Each of the side faces and the end face preferably has an array of optoelectronic devices disposed thereon. FIGS. 7 through 9 best depict these arrays of optoelectronic devices. The optoelectronic devices are preferably substantially monochromatic, double heterojunction Gallium Aluminum Arsenide light-emitting diodes of the type manufactured by Mitsubishi Kaisi Polytech of Japan, and are available from Showa Denkoa or Stanley, both of Japan, or from Hewlett-Packard of Palo Alto, Calif. The optoelectronic devices are connected together in a manner described in U.S. Pat. No. 5,278,432, issued Jan. 11, 1994 to Ignatius, et al., which is incorporated by reference herein.
In FIGS. 7 through 9, each of the side faces and the end face of head 12 has an array of sixteen parallel-connected optoelectronic devices 22. The use of electrically-powered optoelectronic devices instead of a laser-fiber optic apparatus substantially reduces power losses and equipment cost.
FIG. 7 depicts arrays 24, 26, 28, 30, and 32. FIG. 8 depicts arrays 34, 36 and 38 disposed on three additional side faces of the head. FIG. 9 depicts an array 40 disposed on the end face. Array 40 has two subarrays 40a and 40b which are connected in parallel.
Each of arrays 24 through 40 consists of 16 parallel-connected optoelectronic devices, with the arrays themselves connected in series. This arrangement minimizes the voltage required for the arrays while also allowing high input currents and providing high light energy output.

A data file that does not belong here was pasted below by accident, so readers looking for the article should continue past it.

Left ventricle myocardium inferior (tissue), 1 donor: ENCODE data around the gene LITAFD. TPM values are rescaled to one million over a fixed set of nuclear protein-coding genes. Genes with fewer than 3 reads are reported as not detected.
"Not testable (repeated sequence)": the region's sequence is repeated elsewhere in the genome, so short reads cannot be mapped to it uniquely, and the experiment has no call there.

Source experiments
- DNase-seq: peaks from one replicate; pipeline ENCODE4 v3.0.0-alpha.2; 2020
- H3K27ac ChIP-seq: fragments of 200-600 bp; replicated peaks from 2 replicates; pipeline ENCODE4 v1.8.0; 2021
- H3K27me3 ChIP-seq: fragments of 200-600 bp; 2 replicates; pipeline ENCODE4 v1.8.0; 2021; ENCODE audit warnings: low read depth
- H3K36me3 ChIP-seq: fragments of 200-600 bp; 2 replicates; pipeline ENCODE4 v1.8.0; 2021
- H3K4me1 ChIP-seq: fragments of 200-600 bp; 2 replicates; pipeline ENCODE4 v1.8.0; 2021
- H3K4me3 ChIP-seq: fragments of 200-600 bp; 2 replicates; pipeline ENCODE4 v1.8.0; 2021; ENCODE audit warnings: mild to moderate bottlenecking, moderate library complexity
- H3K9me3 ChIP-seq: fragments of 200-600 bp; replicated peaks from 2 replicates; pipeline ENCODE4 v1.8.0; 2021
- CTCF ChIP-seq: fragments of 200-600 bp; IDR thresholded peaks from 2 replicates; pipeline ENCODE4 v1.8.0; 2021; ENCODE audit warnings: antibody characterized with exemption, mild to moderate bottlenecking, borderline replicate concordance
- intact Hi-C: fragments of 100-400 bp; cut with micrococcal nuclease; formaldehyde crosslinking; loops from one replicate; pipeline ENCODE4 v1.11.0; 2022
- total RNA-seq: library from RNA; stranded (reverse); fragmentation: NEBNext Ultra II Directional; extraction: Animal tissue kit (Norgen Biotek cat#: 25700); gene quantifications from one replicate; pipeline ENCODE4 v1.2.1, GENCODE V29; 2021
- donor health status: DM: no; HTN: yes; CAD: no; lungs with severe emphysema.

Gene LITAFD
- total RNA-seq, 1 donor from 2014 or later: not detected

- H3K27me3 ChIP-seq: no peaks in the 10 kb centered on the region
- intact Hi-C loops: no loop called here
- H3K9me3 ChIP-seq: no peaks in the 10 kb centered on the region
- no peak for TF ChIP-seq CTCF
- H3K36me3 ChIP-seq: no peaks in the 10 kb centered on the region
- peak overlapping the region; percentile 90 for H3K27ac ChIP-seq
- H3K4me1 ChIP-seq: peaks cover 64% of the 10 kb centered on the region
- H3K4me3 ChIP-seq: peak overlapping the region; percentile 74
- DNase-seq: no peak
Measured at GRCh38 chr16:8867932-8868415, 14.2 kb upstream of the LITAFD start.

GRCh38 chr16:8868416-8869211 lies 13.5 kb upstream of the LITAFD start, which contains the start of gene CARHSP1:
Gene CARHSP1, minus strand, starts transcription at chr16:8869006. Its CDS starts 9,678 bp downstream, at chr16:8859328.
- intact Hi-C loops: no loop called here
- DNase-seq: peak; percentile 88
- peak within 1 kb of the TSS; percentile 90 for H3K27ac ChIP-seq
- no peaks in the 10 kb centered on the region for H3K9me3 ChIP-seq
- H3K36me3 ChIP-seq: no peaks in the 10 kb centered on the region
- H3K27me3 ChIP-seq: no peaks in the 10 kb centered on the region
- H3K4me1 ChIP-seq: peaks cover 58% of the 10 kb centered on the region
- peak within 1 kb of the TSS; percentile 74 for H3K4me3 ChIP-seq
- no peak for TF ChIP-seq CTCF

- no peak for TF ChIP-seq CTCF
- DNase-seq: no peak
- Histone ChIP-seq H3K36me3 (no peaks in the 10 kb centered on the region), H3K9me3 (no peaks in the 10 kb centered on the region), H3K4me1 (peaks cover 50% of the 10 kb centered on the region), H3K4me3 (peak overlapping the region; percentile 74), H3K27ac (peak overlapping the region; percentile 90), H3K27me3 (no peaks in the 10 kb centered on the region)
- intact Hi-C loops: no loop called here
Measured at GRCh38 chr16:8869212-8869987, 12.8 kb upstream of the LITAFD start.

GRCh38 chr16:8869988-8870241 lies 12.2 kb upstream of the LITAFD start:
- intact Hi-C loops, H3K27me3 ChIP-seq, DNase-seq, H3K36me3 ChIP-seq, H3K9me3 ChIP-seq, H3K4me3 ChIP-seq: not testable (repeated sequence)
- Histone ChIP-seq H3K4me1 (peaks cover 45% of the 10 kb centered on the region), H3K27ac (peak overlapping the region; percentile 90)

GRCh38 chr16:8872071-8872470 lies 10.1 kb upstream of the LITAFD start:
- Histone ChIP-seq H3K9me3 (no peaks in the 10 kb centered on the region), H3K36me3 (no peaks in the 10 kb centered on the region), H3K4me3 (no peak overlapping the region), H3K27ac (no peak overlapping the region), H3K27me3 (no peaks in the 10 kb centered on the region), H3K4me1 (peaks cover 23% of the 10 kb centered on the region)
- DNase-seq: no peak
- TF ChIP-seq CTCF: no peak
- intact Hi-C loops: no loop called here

Each of the arrays is formed on a ceramic substrate, as disclosed in the above-referenced U.S. Pat. No. 5,278,432 to Ignatius et al.
Power is provided to arrays 24 through 40 by insulated wires 42 and 44. Wires 46 and 48 provide power to subarrays 40a and 40b, respectively. Subarrays 40a and 40b are connected together by insulated wires 50 and 52. Arrays 24 and 26 are connected together by an insulated wire 54 (FIG. 7). Arrays 26 and 28 are connected in series by an insulated wire 56. Arrays 30 and 32 are connected in series by an insulated wire 58. In FIG. 8, arrays 24 and 34 are connected together by an insulated wire 60. Arrays 36 and 38 are connected in series by an insulated wire 62. Finally, arrays 38 and 32 are connected in series by an insulated wire 64.
Referring again to FIGS. 1 and 2, support member 16 includes a substantially cylindrical, rigid, elongated member that is suitable to be held by the physician during patient therapy. Rib 65 may be used for gripping support member 16. Support member 16 is preferably a hollow tube having sufficient space inside thereof to enclose a first tubular passageway 66 that receives and carries a cooling fluid, such as saline, into head 12. The use of the cooling fluid and the thermoelectric cooler allows the LEDs to be driven up to ten times beyond their rated capacity. Support member 16 also includes a second passageway 68 that carries a cooling fluid away from head 12. Passageways 66 and 68 are best shown in FIG. 3.